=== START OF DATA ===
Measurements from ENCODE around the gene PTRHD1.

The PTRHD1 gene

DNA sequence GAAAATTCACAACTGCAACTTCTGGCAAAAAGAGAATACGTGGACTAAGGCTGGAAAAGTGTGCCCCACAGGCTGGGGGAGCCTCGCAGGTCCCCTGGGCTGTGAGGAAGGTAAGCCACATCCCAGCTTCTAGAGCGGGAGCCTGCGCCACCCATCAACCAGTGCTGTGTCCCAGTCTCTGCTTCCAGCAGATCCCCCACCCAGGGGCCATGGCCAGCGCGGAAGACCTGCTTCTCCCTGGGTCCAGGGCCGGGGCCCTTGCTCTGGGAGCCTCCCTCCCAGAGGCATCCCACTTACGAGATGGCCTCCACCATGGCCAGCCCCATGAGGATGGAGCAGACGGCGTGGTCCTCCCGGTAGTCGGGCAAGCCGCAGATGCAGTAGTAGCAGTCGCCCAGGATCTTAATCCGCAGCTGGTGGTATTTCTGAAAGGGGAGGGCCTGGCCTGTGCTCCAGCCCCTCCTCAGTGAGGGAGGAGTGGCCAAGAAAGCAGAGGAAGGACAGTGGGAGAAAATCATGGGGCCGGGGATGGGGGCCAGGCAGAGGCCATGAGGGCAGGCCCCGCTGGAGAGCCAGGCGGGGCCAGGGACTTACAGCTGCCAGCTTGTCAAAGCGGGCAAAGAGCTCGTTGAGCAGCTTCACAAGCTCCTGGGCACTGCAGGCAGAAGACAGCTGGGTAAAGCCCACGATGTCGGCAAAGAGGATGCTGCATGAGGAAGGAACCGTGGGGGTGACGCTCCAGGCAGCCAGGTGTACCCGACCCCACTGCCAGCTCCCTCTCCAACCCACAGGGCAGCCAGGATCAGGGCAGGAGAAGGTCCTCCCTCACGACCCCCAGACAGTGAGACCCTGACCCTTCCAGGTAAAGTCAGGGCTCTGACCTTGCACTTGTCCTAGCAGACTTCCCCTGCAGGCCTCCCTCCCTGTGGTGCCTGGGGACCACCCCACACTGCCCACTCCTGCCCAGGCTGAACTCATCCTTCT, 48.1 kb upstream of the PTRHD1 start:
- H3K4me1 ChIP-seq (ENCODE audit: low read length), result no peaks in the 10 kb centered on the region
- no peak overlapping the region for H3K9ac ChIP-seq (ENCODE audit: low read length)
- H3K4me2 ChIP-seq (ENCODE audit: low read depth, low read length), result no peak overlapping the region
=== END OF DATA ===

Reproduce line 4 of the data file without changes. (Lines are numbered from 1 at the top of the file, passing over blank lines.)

- H3K4me1 ChIP-seq (ENCODE audit: low read length), result no peaks in the 10 kb centered on the region